On Monday, September 14, the conference kicked off with three strong and distinct educational sessions.
First, Utility Roles in EV Charging: Defining and Building Consensus featured a 90-minute conversation between Joe Halso from the Sierra Club, Maria Haberman with AEP Ohio, Kevin Miller at ChargePoint, Josh Cohen from Greenlots, and Jeff Myrom from Consumers Energy. Under Joe’s leadership, the session accomplished exactly what we had hoped it would – identifying areas of strong consensus among critical EV stakeholders who don’t always agree.
All agreed that utilities have critical roles to play in funding for EV charging infrastructure in a variety of locations. They also agreed that many approaches can work, including “make ready” infrastructure programs, rebates for site hosts to purchase charging equipment, and utility ownership of equipment in some situations. Whether or not utilities actually own charging stations, it’s important for utility programs to preserve a competitive marketplace rather than limiting consumers to one or a few choices. The speakers reached a consensus that utility programs need to be designed to ensure all utility customers will financially benefit as the number of EVs increase and contribute new load to the system. Approval of new rate designs are needed, and additional utility demand response programs can be helpful as well. All emphasized the need to address demand charges as a market barrier, to prevent the need for site hosts to charge excessive fees to drivers or operate stations at a loss. As more consumers buy EVs, this will become less of an issue. The session encapsulated the kind of stakeholder process that policymakers in Ohio and other states need to facilitate. Clean Fuels Ohio and others will be able to build on this.
Next, Ohio Green Fleet Experiences, moderated by Andrew Conley, Consulting Services Director at Clean Fuels Ohio, provided an opportunity for leaders of three certified Ohio Green Fleets to discuss their experiences deploying advanced and sustainable technologies, how they have worked with Clean Fuels Ohio through this process and what the future holds. Panelists included Vicki Miller from Columbus Regional Airport Authority, John Hyatt from the City of Dublin, and John Marlow from The Ohio State University (OSU).
All panelists emphasized that there is no one-size-fits-all solution to increasing fleet sustainability. Vicki discussed the Airport’s successful experience with propane Autogas shuttles and emphasized cost savings that they have achieved, seamless operations and ease of maintenance. John Hyatt focused on Dublin’s experience with compressed natural gas (CNG), which continues to prove itself as a strong choice operationally and economically. He mentioned their growing partnership with Dublin City Schools that has been acquiring CNG school buses. John Marlow explained OSU’s ongoing highly successful experience with biodiesel over many years and their more recent choice to acquire CNG buses and develop an on-campus refueling station. All discussed recent efforts to explore additional options, such as EVs, and whether light, medium or even heavy duty options will suffice. John Hyatt expressed that hydrogen may offer a strong long-term solution. Finally, all discussed the positive recognition from the Ohio Green Fleets program and the strong support from Clean Fuels Ohio in helping them understand and explore options.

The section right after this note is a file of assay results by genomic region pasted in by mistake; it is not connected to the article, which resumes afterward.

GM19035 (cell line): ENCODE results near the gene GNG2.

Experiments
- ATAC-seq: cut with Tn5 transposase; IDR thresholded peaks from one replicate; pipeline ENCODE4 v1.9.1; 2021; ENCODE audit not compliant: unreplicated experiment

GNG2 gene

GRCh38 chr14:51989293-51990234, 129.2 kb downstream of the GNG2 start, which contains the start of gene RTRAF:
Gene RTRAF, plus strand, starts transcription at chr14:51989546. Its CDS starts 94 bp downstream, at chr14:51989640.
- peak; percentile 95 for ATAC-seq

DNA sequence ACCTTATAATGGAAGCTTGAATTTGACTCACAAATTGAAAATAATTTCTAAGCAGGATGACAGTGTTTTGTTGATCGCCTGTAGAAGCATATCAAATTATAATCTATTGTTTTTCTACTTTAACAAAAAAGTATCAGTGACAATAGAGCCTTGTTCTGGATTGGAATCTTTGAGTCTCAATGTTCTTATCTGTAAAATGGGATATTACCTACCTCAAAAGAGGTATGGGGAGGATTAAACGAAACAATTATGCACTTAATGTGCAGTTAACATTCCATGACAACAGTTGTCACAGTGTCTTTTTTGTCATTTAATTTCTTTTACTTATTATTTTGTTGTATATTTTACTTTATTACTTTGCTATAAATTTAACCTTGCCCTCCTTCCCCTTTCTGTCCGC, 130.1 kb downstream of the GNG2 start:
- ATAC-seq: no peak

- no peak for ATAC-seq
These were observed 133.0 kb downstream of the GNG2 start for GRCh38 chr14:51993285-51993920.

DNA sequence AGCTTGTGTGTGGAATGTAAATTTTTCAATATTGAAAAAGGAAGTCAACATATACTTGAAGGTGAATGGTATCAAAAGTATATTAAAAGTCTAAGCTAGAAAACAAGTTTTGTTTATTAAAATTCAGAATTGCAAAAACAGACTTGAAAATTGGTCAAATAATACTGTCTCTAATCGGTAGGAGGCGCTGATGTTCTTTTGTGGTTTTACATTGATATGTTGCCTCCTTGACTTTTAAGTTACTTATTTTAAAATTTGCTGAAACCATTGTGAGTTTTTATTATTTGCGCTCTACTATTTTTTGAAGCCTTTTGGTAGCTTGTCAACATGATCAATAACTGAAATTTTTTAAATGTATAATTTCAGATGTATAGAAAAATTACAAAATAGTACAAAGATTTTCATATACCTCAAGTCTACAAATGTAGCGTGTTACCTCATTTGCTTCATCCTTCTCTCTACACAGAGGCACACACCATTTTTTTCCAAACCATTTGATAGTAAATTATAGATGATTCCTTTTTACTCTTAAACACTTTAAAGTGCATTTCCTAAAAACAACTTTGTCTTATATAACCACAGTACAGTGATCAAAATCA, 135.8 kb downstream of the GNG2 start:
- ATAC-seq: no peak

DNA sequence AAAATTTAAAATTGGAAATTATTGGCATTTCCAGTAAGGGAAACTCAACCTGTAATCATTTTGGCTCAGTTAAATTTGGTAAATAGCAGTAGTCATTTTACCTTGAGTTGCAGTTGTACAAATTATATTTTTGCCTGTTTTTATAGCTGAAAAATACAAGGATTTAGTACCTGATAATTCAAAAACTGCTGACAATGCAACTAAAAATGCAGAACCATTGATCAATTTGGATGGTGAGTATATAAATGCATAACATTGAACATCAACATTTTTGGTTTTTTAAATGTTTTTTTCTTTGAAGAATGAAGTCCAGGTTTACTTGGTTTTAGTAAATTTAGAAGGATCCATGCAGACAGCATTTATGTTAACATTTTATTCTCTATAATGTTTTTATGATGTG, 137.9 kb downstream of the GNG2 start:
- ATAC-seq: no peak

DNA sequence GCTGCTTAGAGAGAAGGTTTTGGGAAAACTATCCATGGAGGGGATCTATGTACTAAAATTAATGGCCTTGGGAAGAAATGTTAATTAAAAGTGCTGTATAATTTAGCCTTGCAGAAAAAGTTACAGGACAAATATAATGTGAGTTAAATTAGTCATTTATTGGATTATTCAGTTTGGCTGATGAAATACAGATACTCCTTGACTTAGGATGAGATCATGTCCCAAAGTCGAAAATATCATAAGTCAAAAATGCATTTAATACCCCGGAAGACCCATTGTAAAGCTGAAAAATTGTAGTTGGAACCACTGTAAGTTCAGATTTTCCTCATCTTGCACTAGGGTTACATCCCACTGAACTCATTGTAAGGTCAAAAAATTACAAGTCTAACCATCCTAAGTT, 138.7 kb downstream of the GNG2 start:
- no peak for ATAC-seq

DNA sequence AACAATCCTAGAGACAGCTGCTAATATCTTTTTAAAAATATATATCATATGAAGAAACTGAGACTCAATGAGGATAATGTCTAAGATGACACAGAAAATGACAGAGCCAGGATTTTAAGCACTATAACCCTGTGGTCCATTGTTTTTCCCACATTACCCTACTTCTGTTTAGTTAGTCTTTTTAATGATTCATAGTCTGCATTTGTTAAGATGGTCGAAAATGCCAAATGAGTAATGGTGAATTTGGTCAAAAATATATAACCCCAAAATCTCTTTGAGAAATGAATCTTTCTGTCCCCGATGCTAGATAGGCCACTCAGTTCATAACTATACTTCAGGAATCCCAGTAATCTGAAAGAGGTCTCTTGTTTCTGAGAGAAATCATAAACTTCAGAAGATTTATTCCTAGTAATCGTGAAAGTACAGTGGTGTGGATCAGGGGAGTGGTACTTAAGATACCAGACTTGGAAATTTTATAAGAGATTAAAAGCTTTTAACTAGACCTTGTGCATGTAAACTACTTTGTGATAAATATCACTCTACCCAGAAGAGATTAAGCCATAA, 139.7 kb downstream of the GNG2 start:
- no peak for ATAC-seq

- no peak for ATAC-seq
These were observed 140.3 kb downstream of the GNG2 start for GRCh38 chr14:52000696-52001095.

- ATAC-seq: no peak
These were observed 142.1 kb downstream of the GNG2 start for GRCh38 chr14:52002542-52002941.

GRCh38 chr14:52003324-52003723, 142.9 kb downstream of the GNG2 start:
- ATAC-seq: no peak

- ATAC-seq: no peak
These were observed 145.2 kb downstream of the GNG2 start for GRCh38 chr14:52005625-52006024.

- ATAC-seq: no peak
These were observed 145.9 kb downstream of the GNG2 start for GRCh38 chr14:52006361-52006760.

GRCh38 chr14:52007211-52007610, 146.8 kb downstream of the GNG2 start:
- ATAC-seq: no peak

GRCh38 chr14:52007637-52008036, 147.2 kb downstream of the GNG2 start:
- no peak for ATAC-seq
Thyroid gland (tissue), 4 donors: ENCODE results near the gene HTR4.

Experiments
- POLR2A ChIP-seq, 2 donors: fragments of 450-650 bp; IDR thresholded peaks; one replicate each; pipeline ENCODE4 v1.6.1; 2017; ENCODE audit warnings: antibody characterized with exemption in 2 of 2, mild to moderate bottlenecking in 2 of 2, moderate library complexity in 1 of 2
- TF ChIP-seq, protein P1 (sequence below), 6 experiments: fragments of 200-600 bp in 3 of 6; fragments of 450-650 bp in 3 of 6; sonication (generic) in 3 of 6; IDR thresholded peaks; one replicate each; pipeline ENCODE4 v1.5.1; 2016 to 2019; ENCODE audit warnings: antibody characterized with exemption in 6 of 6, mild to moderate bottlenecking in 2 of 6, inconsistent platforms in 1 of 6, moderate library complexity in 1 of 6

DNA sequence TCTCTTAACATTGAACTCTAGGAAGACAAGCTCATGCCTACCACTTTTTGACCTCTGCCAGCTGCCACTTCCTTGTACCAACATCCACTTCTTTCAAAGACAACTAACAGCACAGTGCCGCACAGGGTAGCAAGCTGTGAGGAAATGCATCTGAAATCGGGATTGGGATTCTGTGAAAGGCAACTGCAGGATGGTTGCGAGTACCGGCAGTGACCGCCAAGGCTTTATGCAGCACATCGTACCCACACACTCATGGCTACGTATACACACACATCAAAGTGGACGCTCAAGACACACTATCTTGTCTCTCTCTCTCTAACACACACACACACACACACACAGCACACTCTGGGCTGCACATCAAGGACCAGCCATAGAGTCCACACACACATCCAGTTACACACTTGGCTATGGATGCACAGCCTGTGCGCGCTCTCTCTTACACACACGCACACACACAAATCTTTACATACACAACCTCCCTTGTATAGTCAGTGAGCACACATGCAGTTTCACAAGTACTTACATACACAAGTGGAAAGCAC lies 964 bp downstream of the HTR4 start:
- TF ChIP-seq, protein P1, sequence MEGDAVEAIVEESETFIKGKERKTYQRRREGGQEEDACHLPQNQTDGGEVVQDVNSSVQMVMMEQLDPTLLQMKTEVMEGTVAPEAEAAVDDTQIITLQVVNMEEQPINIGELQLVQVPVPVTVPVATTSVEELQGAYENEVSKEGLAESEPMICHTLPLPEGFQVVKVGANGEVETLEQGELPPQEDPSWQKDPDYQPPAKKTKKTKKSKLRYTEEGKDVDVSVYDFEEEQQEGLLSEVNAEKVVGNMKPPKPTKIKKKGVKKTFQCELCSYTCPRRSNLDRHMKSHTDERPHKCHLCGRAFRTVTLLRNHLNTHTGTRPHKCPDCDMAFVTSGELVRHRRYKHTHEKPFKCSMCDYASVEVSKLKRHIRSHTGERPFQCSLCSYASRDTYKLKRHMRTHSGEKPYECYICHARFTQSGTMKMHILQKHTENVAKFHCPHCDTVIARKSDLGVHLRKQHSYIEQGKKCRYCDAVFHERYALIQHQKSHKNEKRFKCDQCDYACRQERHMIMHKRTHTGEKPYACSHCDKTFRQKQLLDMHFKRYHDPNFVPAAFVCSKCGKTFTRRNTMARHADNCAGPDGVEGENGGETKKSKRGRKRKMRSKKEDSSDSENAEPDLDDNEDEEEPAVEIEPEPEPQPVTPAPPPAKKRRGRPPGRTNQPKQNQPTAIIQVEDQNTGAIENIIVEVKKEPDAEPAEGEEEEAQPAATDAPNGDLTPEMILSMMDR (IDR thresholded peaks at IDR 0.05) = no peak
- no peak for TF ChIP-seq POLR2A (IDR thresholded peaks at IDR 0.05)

Finally, the day wrapped up with Fleet Experiences and Options: Light Duty EVs, Sponsored by Lordstown Motors. Alleyn Harned, Executive Director of Virginia Clean Cities, moderated the panel. Panelists were Michael Gray, from Stanford University in California, Ken Crowley, from the City of Oak Park, Illinois, and Morgan Kauffman, President of Columbus Yellow Cab.
The three panelists come from different types of fleets. In sharing their unique experiences, they discovered much common ground. Michael has acquired several small purpose-built utility trucks from Tropos Motors. These units perfectly suit the campus environment where they travel about 30-50 miles per day to support various operations. They use simple, level one charging most of the time, and there are no issues replenishing daily ranges overnight.
Ken’s fleet has about 250 pieces of equipment. Their experience with EVs began about ten years ago. He emphasized the need to plan for the future, especially in charging infrastructure. For their situation, gathering data and being able to actively control charging was important, so they opted for smart charging. Chicago Clean Cities was very helpful to the process.
Morgan emphasized his family’s long history in the business and their focus on humanity – people, planet, and then profit. Collectively, their vehicles run about 10 million miles per year. He discussed their work with National Renewable Energy Laboratory to analyze flow of vehicles and dwell times. They have been using these data to plan out charging “mobility hubs” to make charging as convenient as possible for drivers. Morgan and the rest of the panelists emphasized the importance of driver training, and how that has made a huge impact with acceptance and genuine enthusiasm for EVs.
In case you missed any of these sessions, recordings will be accessible by all registered attendees of the virtual conference. Check the Whova app or website for access.